Infamous DDoS Attacks

Increased online activity due to the Covid-19 pandemic witnessed a steep rise in DDoS attacks. According to the IT security company F5 Labs, between January and March 2020 alone, the number of DDoS attacks increased by 55%. Below, we've listed some notorious DDoS attacks that have made global headlines:

  • The world’s first DDoS attack occurred in 1996. Hackers rampaged the New York-based internet provider Panix via a spoofed IP address. They used the SYN flood technique explained above to flood the server with erroneous data packets. Panix’s servers crashed, severing Internet access to customers for 36 hours.
  • In November of 2016, the European Commission fell victim to a DDoS attack perpetrated by the infamous Mirai botnet. Just a month prior, the same hackers managed to collapse the Liberia’s entire Internet infrastructure by hijacking IoT devices and using them as bots.
  • September of 2017 saw the largest DDoS attack to date. 180,000 of Google’s servers were inundated by UDP spoofing packets. Despite its strength, Google was able to fend off the attack and made the incident public in 2020.
  • In February of 2018, a so-called Memcached DDoS attack paralyzed the popular developer platform GitHub. Cybercriminals hacked Memcached servers, which store information from databank systems, and sent requests with spoofed IP addresses. The volume of the requests reached 1.3 Tbps. Despite the scope of the attack, GitHub was able to fend off the flood of data within 20 minutes.

How Can You Guard Against a DDoS Attack?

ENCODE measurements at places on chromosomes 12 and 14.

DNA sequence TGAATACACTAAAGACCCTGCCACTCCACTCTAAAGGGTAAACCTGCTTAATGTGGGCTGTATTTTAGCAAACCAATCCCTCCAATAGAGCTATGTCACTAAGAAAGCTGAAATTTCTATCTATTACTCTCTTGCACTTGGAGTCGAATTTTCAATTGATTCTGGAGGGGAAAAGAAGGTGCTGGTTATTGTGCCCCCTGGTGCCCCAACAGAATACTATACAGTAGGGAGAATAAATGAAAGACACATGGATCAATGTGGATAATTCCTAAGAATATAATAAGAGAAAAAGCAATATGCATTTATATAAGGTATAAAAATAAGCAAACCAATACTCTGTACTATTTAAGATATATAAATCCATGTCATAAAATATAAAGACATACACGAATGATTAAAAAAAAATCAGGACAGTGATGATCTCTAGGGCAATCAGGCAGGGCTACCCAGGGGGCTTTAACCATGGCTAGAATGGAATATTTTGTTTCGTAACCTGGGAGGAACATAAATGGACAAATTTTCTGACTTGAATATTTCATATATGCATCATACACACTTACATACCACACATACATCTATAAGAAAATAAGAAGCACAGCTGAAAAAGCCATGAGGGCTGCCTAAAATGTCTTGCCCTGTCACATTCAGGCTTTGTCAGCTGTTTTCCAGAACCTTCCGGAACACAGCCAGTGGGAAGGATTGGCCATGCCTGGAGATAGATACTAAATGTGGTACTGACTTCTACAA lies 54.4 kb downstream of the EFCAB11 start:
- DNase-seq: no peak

Because DDoS attacks are highly complex, defending against them requires a multi-level approach. Companies and organizations, in particular, should develop a defense strategy early on to ensure they’re prepared for the worst-case scenario. Successful strategies usually include taking the following measures:

  1. Increase bandwidth: When it comes to attacks in the Tbps range, even the largest bandwidth isn’t enough. However, increased bandwidth can be effective at preventing an immediate collapse when it comes to a traffic spike from smaller attacks. Due to their high bandwidth and redundant servers, many cloud services can distribute malicious traffic, ensuring that the application remains available for the majority of genuine users.
  2. Properly configure firewalls and routers: Firewalls and routers can be set to block invalid IP addresses and to have low thresholds for UDP, ICMP, and SYN packets. However, these settings mean little if the hackers use spoofed IP addresses. A countermeasure called black hole routing discards all packets into a “black hole.” This is particularly helpful when protecting a handful of affected servers within a larger network.